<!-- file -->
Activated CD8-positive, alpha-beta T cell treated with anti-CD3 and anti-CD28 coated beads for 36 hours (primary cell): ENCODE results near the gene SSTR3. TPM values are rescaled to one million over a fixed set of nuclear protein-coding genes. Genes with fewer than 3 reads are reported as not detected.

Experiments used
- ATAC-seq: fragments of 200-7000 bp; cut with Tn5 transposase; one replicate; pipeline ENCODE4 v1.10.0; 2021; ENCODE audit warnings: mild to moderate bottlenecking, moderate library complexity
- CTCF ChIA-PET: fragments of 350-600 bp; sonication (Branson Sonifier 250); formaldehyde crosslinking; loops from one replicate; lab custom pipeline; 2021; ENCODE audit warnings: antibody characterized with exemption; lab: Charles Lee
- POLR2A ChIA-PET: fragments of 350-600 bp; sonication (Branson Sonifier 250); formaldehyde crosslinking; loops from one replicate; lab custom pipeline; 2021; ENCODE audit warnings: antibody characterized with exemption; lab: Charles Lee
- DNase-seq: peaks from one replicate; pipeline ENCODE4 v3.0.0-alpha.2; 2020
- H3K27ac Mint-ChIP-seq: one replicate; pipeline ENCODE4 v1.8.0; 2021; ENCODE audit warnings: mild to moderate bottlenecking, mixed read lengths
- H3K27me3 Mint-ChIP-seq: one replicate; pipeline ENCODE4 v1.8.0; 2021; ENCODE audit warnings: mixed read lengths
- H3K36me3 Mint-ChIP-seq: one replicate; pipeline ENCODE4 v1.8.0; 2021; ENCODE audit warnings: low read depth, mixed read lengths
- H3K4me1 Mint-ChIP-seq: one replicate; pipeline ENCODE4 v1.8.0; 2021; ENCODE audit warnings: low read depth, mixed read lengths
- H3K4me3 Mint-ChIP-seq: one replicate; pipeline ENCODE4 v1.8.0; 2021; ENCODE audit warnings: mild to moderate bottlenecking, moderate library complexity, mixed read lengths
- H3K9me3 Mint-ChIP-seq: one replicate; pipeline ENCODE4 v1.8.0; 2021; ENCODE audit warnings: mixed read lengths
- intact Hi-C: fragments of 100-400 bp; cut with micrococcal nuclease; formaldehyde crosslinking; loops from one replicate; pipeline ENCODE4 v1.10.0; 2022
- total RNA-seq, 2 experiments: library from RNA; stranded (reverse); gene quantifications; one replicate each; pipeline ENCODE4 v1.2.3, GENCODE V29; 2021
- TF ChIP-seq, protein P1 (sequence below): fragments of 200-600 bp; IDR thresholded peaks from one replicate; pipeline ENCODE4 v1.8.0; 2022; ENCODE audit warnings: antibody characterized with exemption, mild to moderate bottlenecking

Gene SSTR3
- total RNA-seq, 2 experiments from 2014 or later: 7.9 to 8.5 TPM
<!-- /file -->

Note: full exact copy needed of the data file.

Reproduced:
Activated CD8-positive, alpha-beta T cell treated with anti-CD3 and anti-CD28 coated beads for 36 hours (primary cell): ENCODE results near the gene SSTR3. TPM values are rescaled to one million over a fixed set of nuclear protein-coding genes. Genes with fewer than 3 reads are reported as not detected.

Experiments used
- ATAC-seq: fragments of 200-7000 bp; cut with Tn5 transposase; one replicate; pipeline ENCODE4 v1.10.0; 2021; ENCODE audit warnings: mild to moderate bottlenecking, moderate library complexity
- CTCF ChIA-PET: fragments of 350-600 bp; sonication (Branson Sonifier 250); formaldehyde crosslinking; loops from one replicate; lab custom pipeline; 2021; ENCODE audit warnings: antibody characterized with exemption; lab: Charles Lee
- POLR2A ChIA-PET: fragments of 350-600 bp; sonication (Branson Sonifier 250); formaldehyde crosslinking; loops from one replicate; lab custom pipeline; 2021; ENCODE audit warnings: antibody characterized with exemption; lab: Charles Lee
- DNase-seq: peaks from one replicate; pipeline ENCODE4 v3.0.0-alpha.2; 2020
- H3K27ac Mint-ChIP-seq: one replicate; pipeline ENCODE4 v1.8.0; 2021; ENCODE audit warnings: mild to moderate bottlenecking, mixed read lengths
- H3K27me3 Mint-ChIP-seq: one replicate; pipeline ENCODE4 v1.8.0; 2021; ENCODE audit warnings: mixed read lengths
- H3K36me3 Mint-ChIP-seq: one replicate; pipeline ENCODE4 v1.8.0; 2021; ENCODE audit warnings: low read depth, mixed read lengths
- H3K4me1 Mint-ChIP-seq: one replicate; pipeline ENCODE4 v1.8.0; 2021; ENCODE audit warnings: low read depth, mixed read lengths
- H3K4me3 Mint-ChIP-seq: one replicate; pipeline ENCODE4 v1.8.0; 2021; ENCODE audit warnings: mild to moderate bottlenecking, moderate library complexity, mixed read lengths
- H3K9me3 Mint-ChIP-seq: one replicate; pipeline ENCODE4 v1.8.0; 2021; ENCODE audit warnings: mixed read lengths
- intact Hi-C: fragments of 100-400 bp; cut with micrococcal nuclease; formaldehyde crosslinking; loops from one replicate; pipeline ENCODE4 v1.10.0; 2022
- total RNA-seq, 2 experiments: library from RNA; stranded (reverse); gene quantifications; one replicate each; pipeline ENCODE4 v1.2.3, GENCODE V29; 2021
- TF ChIP-seq, protein P1 (sequence below): fragments of 200-600 bp; IDR thresholded peaks from one replicate; pipeline ENCODE4 v1.8.0; 2022; ENCODE audit warnings: antibody characterized with exemption, mild to moderate bottlenecking

Gene SSTR3
- total RNA-seq, 2 experiments from 2014 or later: 7.9 to 8.5 TPM